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Updated: Jul 25, 2019

by Kathy Kuebbing

My plant love story starts in 2010. At the young age of 60 years old, I decided to take on a monster gardening project. After retiring to the beautiful Oregon coast and having more time to spend in the yard, I decided to transform a very weedy and ugly hillside into a native garden. I walked the hillside for months, thinking about what I could possibly be done to improve it. More importantly, however, I thought about how to prevent the hill from eroding away during a long rainy winter. Eight years later, I am amazed at how much change has occurred and how much fun I had along the way.

In 2006, when we purchased the house, the hillside was covered in ugly grasses, annoying weeds, and invasive plants that my daughter continually informed me needed to be removed after each visit! By 2010, I finally determined that the only way to begin this project was to tackle small plots--about 3x3 feet at a time. The tedious process allowed me to research plants native to Oregon and then try them out to see if they loved their new home. And like any worthwhile experiment, it would take years to determine if the plan worked.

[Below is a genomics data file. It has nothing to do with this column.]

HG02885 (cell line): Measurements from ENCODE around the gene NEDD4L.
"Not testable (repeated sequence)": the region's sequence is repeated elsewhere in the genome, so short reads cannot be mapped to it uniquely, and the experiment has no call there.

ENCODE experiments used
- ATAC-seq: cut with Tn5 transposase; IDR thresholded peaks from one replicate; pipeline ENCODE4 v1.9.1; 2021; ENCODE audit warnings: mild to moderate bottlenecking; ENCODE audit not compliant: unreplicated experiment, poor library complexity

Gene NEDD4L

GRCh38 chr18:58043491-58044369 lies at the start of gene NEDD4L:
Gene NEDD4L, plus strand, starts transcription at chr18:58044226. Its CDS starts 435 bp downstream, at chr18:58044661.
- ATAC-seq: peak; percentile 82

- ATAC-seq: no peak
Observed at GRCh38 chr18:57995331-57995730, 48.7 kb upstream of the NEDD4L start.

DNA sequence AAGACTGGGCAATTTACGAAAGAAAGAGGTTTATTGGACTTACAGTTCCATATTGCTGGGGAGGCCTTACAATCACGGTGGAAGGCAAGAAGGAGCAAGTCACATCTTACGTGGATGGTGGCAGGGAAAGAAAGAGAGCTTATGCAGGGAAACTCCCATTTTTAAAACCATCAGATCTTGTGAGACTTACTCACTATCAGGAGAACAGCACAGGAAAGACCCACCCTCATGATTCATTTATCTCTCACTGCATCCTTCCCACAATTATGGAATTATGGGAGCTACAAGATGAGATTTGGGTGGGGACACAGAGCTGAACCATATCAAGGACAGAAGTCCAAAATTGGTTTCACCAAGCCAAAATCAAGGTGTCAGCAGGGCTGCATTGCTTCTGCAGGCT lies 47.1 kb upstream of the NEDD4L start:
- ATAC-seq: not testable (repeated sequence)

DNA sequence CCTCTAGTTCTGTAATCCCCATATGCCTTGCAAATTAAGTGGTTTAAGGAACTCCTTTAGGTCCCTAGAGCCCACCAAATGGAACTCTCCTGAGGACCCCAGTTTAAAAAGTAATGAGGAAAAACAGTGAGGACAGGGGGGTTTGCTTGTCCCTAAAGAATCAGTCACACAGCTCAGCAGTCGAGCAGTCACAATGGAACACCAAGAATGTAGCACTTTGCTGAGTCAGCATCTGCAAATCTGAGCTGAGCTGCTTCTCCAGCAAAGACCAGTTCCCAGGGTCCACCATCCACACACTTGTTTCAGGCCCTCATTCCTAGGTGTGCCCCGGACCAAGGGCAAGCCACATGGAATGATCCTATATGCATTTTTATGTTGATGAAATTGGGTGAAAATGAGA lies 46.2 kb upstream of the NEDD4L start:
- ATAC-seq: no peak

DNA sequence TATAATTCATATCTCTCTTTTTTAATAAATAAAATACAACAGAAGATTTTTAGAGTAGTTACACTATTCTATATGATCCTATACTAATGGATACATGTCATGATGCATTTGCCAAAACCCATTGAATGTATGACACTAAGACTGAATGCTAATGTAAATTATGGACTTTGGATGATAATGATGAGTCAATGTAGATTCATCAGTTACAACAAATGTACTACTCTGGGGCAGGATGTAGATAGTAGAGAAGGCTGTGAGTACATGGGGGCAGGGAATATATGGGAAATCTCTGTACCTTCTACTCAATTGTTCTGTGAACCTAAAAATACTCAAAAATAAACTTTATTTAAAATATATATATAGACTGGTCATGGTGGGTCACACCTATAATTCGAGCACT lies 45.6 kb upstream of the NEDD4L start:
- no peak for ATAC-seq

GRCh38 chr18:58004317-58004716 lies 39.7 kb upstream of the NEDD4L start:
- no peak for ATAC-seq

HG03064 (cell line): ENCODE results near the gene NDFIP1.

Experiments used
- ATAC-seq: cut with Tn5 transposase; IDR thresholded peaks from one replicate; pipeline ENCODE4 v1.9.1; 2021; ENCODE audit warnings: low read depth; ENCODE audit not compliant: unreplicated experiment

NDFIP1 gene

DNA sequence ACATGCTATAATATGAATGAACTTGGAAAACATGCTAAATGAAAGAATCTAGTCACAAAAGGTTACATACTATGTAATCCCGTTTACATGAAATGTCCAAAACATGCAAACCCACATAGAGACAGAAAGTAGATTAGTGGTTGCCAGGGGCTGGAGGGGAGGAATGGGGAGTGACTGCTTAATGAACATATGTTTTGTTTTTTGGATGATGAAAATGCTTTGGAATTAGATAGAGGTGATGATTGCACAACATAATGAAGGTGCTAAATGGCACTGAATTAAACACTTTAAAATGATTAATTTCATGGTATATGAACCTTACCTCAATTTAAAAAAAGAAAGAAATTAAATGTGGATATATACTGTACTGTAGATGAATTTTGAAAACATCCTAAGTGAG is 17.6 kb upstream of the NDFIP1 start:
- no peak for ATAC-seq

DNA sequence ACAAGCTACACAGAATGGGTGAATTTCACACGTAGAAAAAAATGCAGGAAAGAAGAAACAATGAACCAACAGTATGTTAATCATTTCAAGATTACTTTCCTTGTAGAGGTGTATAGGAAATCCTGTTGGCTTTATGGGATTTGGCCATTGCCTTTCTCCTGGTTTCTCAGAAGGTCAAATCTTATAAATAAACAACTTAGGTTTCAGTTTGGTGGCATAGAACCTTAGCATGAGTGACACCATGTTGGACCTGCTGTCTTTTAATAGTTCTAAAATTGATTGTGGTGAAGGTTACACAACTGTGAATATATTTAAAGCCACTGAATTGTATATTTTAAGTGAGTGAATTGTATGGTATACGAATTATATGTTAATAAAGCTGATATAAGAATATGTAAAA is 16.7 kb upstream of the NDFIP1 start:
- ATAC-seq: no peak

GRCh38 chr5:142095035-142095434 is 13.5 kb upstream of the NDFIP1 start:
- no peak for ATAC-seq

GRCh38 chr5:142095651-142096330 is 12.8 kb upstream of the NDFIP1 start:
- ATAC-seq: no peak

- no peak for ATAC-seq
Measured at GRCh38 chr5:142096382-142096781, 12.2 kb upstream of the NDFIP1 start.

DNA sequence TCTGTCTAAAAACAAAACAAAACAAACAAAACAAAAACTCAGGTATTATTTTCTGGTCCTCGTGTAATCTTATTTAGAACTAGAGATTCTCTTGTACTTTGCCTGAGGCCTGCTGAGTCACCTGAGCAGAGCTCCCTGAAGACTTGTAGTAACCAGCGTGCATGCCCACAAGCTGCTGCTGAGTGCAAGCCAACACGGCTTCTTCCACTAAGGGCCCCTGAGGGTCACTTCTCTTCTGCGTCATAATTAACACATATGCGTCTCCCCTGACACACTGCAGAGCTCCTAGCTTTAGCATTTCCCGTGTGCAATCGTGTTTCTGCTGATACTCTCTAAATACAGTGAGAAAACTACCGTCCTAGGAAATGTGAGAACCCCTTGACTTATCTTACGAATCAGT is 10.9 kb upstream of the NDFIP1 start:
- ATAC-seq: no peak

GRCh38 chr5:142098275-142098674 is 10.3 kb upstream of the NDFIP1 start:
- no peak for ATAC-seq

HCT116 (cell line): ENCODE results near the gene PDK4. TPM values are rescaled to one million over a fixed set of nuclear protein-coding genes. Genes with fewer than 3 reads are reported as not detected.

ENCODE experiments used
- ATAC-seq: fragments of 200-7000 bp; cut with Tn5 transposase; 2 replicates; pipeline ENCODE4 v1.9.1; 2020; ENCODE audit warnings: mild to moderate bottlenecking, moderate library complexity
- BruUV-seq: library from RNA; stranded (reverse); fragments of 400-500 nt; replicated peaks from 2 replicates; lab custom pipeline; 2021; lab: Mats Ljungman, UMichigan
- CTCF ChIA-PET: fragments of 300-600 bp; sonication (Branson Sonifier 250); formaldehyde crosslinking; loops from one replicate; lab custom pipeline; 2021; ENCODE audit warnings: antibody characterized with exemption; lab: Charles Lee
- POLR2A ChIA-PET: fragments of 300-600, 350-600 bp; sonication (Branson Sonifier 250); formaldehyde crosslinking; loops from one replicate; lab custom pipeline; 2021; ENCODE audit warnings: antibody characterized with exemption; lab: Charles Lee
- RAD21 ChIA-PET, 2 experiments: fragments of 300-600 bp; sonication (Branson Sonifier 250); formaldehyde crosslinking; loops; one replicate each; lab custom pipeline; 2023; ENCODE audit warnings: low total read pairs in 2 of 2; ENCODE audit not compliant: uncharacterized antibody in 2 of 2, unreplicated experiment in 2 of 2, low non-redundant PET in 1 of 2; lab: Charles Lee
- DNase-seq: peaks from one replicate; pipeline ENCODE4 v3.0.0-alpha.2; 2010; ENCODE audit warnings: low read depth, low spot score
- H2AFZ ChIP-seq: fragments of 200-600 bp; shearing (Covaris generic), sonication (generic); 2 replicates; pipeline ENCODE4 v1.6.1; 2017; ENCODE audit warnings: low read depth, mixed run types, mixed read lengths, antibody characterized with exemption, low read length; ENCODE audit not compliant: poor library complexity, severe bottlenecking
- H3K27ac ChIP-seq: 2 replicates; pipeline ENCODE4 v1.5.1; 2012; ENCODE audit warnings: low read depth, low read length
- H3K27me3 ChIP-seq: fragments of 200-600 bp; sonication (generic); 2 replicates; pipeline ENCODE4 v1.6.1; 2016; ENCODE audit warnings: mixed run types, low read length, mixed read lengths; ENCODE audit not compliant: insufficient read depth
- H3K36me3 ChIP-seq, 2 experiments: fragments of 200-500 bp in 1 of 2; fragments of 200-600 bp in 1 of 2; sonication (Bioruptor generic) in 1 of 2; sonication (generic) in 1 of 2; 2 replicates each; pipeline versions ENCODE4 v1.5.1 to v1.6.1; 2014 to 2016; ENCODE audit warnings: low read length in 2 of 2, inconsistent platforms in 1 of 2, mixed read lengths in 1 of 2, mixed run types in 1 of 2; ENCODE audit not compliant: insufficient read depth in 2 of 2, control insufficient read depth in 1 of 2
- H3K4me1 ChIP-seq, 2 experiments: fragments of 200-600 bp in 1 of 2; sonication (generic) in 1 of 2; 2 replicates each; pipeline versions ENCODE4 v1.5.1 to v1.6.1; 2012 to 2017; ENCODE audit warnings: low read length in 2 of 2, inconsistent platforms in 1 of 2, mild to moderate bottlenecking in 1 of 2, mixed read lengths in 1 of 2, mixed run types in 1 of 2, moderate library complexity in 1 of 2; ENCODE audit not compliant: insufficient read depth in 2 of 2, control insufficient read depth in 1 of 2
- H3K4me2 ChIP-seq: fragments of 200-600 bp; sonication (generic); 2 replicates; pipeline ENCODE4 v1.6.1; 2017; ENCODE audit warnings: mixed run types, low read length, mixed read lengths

I first learned that the hillside had 3 different growing zones! The end closest to the house was the sunny side, and the far end near the back of the lot was the wetland. In between, was the steepest part of the hillside rising up over 10 feet tall with partial shade. I started with the sunny side, and selected 3 Nootka roses (Rosa nutkana) to plant in my first plot. Next, I decided only the native Salal berry bush (Gaultheria shallon, above) would be able to hold onto the steep hillside. These first few attempts were very successful, giving me confidence in my selections and my experimental design.